Scientists have identified a comet without a tail, making it the prime of its kind. The discovery of the comet could present #astronomers clues concerning the formation of the solar system, Reuters records. Perhaps this doesn’t sound pretty as much joy as the booze-spewing comet scientists found last year, only here’s a fact for you: the tailless comet named after a breed of cats without tails. Cute? Sure!
The “Manx” comet is formed of rocky materials. That means it was possible developed in an area of the solar method close to Earth, according to Reuters. Most comets, which form away from Earth, are fabricated up from ice and different “frozen compounds.” Usually, as those comets move toward the sun, the ice vaporizes off their bodies, creating a “tail.”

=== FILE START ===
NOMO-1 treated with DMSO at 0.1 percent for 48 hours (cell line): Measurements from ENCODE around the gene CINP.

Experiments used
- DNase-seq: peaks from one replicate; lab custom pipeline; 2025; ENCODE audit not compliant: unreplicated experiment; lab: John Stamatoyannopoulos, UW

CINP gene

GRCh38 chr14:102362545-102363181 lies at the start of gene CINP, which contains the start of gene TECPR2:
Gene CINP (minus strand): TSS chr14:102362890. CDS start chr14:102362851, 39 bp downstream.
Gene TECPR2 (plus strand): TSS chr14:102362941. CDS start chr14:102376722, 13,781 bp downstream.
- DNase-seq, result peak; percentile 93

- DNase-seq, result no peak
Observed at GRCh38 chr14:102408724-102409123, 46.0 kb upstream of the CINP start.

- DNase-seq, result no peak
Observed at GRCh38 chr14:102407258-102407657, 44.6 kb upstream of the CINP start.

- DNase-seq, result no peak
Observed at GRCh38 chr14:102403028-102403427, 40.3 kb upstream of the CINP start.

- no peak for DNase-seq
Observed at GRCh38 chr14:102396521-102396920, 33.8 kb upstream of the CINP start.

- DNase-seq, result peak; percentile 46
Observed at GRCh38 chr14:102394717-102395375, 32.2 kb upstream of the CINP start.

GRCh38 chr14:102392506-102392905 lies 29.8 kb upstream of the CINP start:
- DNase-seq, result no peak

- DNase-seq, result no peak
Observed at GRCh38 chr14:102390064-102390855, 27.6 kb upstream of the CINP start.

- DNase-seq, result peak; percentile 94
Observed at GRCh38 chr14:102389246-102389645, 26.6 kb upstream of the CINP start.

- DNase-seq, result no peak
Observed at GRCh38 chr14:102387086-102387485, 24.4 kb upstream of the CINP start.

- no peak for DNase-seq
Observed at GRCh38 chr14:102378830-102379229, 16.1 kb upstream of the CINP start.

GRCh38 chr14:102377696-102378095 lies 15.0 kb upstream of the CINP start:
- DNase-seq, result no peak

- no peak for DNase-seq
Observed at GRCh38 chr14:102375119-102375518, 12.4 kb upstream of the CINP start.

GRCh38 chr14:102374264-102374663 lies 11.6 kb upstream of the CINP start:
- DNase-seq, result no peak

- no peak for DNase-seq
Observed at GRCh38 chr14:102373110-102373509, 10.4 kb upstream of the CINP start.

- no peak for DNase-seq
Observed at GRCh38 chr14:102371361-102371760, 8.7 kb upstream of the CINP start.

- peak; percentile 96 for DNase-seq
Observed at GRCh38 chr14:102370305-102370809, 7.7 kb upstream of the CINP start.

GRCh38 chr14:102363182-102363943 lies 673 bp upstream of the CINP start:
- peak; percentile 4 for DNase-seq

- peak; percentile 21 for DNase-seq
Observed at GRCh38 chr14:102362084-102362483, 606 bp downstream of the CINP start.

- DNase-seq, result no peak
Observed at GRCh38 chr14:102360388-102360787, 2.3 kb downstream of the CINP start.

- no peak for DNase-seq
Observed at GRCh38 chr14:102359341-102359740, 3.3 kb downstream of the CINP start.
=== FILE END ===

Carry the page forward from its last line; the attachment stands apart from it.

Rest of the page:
Scientists think the Manx comet will have existed far out in the solar system for a long time, as while it was found, it was frozen in “pristine” status. This means, if the Manx comet was developed near Earth, it was later pushed out to the additional edges of the solar order. This movement could afford astronomers with more details about solar order dynamics.
The comet’s scientific (and much fewer fun name) is C/2014 S3. It was discovered in 2014, only the findings were only issued this week, according to Reuters. Scientists are now expecting to discover more Manx comets in the solar system.
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